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Japanese fairy tales

Far upon a Western headland the pine trees waved their arms to the sea and the sea god loved them and dashed his high foaming spray to send them greeting. Giant torn1 rose heavenward, that the Golden Crow, the strange and mystic Hobo Bird, might rest there, in his swift flight toward the sun god.
The sea flowed restless and proud at the foot of the cliffs and the beach was soft and treacherous, and the sea god yearly claimed a victim, when the air was heavy with the sweet scent of the wild pittosporum.
O Nitta San was a great warrior. He fought for Go-Daigo the emperor and was his faithful general. Many a battle he fought and won, though the men of the Hojo Clan were many and strong and fought well. But when he reached the headland of the pines, the soul of O Nitta San was heavy within him.
"The men of the Hojo guard the sea with ships, they watch the hills with archers," he said to his head man. "They are as many as the waves of the sea. Our fate is in the hands of the gods!"
'An archway placed before certain shrines in Japan; originally a perch for sacred fowl heralding the approach of day.
"The favor of the gods must be won, O Nitta San," said the head man. "I am of small account, but let me throw myself into the sea, and perchance the sea god may accept the sacrifice and smile upon you, my master."
"Not so," replied O Nitta San. "I myself will appease the god of the sea, that he may grant us a passage to conquer the city, for the glory of my master the emperor."
"Honorably the emperor will reward you," said the head man bowing low, but O Nitta San shook his head.
"I desire no reward," he said. "Do you hear the chirp of that bird? In a land where even the wild songsters of the forest cry 'Chiu,' do not think a Samurai needs a reward."
O Nitta San turned him to the cliffs, and he raised his hands to the sea god and prayed long and earnestly. Then he drew from its scabbard his sword, and lovingly he gazed upon its keen and shining blade. He raised it toward the clouds and it gleamed in the moonlight like a shimmering serpent.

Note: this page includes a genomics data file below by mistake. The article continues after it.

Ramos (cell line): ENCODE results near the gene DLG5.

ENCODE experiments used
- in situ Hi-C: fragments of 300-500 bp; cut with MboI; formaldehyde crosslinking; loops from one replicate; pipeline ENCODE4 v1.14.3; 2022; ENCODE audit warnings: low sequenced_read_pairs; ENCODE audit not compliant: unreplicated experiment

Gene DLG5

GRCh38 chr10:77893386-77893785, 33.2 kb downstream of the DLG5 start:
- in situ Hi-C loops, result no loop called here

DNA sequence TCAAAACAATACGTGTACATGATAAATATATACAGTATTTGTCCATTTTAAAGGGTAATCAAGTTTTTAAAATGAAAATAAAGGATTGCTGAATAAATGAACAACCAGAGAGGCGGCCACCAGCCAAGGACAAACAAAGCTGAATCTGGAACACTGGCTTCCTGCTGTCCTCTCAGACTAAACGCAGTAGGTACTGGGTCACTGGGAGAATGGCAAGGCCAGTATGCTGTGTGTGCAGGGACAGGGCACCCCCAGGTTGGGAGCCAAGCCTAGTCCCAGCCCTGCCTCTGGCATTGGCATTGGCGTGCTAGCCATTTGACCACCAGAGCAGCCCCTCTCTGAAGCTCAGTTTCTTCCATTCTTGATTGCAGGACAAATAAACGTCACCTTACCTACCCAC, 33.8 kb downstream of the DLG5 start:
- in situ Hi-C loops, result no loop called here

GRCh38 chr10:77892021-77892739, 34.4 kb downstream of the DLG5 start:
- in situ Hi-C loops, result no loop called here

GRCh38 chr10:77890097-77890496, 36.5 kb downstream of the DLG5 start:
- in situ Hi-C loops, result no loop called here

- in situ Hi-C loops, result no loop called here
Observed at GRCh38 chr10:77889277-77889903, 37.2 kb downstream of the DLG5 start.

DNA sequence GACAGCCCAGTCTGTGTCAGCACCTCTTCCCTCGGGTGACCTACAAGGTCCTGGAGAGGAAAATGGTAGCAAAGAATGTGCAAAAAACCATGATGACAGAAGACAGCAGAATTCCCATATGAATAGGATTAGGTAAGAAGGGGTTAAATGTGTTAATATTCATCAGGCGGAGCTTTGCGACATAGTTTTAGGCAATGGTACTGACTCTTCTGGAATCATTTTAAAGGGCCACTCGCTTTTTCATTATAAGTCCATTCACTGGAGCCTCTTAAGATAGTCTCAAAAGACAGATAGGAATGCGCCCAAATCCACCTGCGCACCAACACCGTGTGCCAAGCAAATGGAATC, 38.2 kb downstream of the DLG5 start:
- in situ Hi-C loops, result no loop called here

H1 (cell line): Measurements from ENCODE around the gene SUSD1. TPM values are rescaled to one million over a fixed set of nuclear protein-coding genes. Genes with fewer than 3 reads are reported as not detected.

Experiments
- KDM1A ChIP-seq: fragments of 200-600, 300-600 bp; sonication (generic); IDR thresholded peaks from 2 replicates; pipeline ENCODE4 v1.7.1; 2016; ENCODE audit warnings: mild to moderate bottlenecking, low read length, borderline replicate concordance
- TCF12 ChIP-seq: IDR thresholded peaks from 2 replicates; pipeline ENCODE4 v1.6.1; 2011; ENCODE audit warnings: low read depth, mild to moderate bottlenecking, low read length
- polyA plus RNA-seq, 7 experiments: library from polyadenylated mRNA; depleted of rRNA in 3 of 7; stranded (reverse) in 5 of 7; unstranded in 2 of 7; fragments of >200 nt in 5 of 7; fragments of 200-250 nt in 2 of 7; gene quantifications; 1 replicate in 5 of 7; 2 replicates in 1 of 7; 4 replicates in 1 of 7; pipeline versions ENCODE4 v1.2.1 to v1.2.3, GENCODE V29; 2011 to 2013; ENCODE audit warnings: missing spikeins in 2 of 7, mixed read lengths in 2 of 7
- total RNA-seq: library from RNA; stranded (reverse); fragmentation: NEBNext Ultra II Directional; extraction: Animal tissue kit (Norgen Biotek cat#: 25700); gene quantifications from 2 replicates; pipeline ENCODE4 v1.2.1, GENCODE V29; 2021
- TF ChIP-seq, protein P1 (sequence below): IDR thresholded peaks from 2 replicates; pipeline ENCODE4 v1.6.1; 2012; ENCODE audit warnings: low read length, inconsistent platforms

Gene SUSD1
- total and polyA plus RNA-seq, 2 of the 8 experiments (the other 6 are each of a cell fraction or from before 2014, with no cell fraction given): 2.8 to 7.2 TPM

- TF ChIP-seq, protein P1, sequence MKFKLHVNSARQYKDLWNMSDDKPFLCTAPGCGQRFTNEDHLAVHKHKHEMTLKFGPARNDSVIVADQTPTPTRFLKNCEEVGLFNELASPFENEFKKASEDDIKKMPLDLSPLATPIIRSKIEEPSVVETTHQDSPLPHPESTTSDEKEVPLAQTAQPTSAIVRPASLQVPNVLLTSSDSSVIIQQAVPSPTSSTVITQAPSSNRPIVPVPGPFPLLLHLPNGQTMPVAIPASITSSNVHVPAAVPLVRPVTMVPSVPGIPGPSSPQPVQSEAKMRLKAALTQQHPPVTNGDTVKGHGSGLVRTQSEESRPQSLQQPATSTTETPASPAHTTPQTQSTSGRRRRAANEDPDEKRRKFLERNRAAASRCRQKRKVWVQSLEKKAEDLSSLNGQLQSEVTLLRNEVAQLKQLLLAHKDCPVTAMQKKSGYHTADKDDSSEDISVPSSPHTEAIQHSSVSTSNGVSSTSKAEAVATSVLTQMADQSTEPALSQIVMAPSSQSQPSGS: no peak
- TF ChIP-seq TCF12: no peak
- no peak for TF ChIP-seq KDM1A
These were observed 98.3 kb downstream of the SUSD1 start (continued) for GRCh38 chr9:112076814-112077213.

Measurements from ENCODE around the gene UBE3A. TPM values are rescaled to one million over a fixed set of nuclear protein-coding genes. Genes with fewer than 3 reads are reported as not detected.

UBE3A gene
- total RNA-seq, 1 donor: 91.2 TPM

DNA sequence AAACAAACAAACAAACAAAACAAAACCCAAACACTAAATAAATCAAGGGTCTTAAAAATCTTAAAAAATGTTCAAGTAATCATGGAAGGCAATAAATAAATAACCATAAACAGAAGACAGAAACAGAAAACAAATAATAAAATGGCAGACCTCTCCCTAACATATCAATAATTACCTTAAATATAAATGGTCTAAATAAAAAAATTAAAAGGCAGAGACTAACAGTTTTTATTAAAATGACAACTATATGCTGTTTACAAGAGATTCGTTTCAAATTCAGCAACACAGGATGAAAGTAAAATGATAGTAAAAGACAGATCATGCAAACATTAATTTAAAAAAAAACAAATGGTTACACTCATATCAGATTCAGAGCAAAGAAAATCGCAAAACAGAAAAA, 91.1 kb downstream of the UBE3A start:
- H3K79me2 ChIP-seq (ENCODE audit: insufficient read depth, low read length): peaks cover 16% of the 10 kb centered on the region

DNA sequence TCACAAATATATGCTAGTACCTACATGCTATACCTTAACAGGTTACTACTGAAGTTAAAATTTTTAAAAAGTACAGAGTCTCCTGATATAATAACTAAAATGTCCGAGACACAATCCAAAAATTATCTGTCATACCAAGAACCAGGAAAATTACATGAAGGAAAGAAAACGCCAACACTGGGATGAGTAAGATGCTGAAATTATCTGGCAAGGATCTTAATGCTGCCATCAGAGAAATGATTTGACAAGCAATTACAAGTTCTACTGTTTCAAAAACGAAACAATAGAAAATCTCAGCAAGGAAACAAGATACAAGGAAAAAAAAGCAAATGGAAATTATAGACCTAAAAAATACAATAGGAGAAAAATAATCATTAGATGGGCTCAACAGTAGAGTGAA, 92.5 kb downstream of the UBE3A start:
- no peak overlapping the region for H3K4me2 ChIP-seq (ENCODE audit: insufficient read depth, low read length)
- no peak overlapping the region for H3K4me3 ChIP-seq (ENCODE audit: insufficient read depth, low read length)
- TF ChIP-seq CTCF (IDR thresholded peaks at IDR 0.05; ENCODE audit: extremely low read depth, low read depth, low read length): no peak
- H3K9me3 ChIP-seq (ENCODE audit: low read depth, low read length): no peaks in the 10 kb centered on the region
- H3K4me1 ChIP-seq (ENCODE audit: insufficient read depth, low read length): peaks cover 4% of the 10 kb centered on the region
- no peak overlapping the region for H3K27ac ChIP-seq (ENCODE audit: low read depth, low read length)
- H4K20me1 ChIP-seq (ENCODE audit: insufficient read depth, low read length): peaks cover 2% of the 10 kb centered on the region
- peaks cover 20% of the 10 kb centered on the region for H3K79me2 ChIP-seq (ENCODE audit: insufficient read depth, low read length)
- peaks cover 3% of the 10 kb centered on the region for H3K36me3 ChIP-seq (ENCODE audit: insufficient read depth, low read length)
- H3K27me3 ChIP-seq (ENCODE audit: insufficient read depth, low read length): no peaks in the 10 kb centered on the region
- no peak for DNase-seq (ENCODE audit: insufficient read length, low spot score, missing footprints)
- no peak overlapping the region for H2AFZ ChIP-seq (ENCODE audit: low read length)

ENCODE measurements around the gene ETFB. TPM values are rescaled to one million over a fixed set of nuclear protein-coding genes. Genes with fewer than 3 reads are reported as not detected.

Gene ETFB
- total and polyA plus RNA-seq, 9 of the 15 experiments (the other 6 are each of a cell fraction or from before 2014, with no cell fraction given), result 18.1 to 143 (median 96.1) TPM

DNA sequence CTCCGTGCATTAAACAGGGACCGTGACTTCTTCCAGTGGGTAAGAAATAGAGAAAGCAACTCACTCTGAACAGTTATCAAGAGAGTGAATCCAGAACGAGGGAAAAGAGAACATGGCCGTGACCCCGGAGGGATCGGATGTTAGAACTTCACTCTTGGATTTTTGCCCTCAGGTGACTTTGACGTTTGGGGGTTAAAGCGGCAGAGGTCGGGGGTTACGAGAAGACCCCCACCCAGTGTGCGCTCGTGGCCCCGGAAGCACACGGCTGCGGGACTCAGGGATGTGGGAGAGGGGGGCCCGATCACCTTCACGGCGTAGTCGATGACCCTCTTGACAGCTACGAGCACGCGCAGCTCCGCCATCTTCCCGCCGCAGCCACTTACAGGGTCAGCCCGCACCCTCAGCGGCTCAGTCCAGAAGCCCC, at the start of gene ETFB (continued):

"Beloved comrade, Soul of the Samurai," he cried. "Well have you served me in many a fierce battle. You are a friend as well as a servant. Now serve me once again and appease the wrath of the sea god!" For a moment he lovingly laid the sword against his breast, 
then "God of the Sea," he cried aloud, "accept my sacrifice and care for the Soul of the Samurai." And so saying he cast far from him the sword.
It screamed through the air and smote the water, and a myriad sparkling crystals rose into the air. They leaped to encircle the sword, as if lovingly encrusting it with diamonds. It rose upon a wave, it fell, the pearllike foam covered it, and O Nitta San saw it no more.
But from the sea came a dull murmuring sound, and the waters rolled back from the cliffs and a passageway appeared.
"Kompira has accepted my sacrifice," cried O Nitta San. "We may pass over in safety to conquest and glory."
Then the army passed over at the edge of the cliff, and they fought a mighty battle with the Hojo and took the city.
Go-Daigo was glad, and he greatly rewarded O Nitta San who was proud and of a good heart fighting ior the emperor.
He offered much rice and millet to Kompira, god of the sea, but never, so long as he lived, did he smile when the sun-crested waves sparkled and broke into diamonds before him, for he murmured to himself, "Oh, Kompira, God of the Sea, deal gently with my offering, be kind to the Soul of the Samurai."